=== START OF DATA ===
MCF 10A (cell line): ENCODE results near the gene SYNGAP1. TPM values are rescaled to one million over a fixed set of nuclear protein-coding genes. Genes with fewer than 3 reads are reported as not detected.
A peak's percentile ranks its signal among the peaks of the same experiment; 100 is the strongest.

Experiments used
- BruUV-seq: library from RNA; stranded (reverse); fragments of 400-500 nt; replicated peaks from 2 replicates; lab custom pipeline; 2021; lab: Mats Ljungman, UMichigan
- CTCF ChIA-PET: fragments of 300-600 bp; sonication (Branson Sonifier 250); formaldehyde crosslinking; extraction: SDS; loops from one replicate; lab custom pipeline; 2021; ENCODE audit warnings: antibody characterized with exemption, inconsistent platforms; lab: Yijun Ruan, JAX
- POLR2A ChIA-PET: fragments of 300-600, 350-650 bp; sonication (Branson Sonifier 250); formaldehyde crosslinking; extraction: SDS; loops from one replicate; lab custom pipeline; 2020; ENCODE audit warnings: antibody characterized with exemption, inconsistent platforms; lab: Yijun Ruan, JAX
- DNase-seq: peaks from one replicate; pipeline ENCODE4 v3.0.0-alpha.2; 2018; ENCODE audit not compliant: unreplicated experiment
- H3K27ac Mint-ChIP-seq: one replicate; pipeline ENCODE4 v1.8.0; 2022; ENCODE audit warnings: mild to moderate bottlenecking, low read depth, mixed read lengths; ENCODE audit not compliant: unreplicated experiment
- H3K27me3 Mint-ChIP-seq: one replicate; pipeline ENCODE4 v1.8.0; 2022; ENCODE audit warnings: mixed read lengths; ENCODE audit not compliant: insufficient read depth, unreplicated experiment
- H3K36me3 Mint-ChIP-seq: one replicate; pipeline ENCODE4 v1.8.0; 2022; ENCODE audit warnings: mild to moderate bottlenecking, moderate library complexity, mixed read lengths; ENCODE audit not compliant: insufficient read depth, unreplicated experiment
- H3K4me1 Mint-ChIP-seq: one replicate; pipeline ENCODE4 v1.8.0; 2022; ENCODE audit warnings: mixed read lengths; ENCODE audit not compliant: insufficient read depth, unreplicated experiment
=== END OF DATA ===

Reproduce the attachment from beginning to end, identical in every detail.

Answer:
MCF 10A (cell line): ENCODE results near the gene SYNGAP1. TPM values are rescaled to one million over a fixed set of nuclear protein-coding genes. Genes with fewer than 3 reads are reported as not detected.
A peak's percentile ranks its signal among the peaks of the same experiment; 100 is the strongest.

Experiments used
- BruUV-seq: library from RNA; stranded (reverse); fragments of 400-500 nt; replicated peaks from 2 replicates; lab custom pipeline; 2021; lab: Mats Ljungman, UMichigan
- CTCF ChIA-PET: fragments of 300-600 bp; sonication (Branson Sonifier 250); formaldehyde crosslinking; extraction: SDS; loops from one replicate; lab custom pipeline; 2021; ENCODE audit warnings: antibody characterized with exemption, inconsistent platforms; lab: Yijun Ruan, JAX
- POLR2A ChIA-PET: fragments of 300-600, 350-650 bp; sonication (Branson Sonifier 250); formaldehyde crosslinking; extraction: SDS; loops from one replicate; lab custom pipeline; 2020; ENCODE audit warnings: antibody characterized with exemption, inconsistent platforms; lab: Yijun Ruan, JAX
- DNase-seq: peaks from one replicate; pipeline ENCODE4 v3.0.0-alpha.2; 2018; ENCODE audit not compliant: unreplicated experiment
- H3K27ac Mint-ChIP-seq: one replicate; pipeline ENCODE4 v1.8.0; 2022; ENCODE audit warnings: mild to moderate bottlenecking, low read depth, mixed read lengths; ENCODE audit not compliant: unreplicated experiment
- H3K27me3 Mint-ChIP-seq: one replicate; pipeline ENCODE4 v1.8.0; 2022; ENCODE audit warnings: mixed read lengths; ENCODE audit not compliant: insufficient read depth, unreplicated experiment
- H3K36me3 Mint-ChIP-seq: one replicate; pipeline ENCODE4 v1.8.0; 2022; ENCODE audit warnings: mild to moderate bottlenecking, moderate library complexity, mixed read lengths; ENCODE audit not compliant: insufficient read depth, unreplicated experiment
- H3K4me1 Mint-ChIP-seq: one replicate; pipeline ENCODE4 v1.8.0; 2022; ENCODE audit warnings: mixed read lengths; ENCODE audit not compliant: insufficient read depth, unreplicated experiment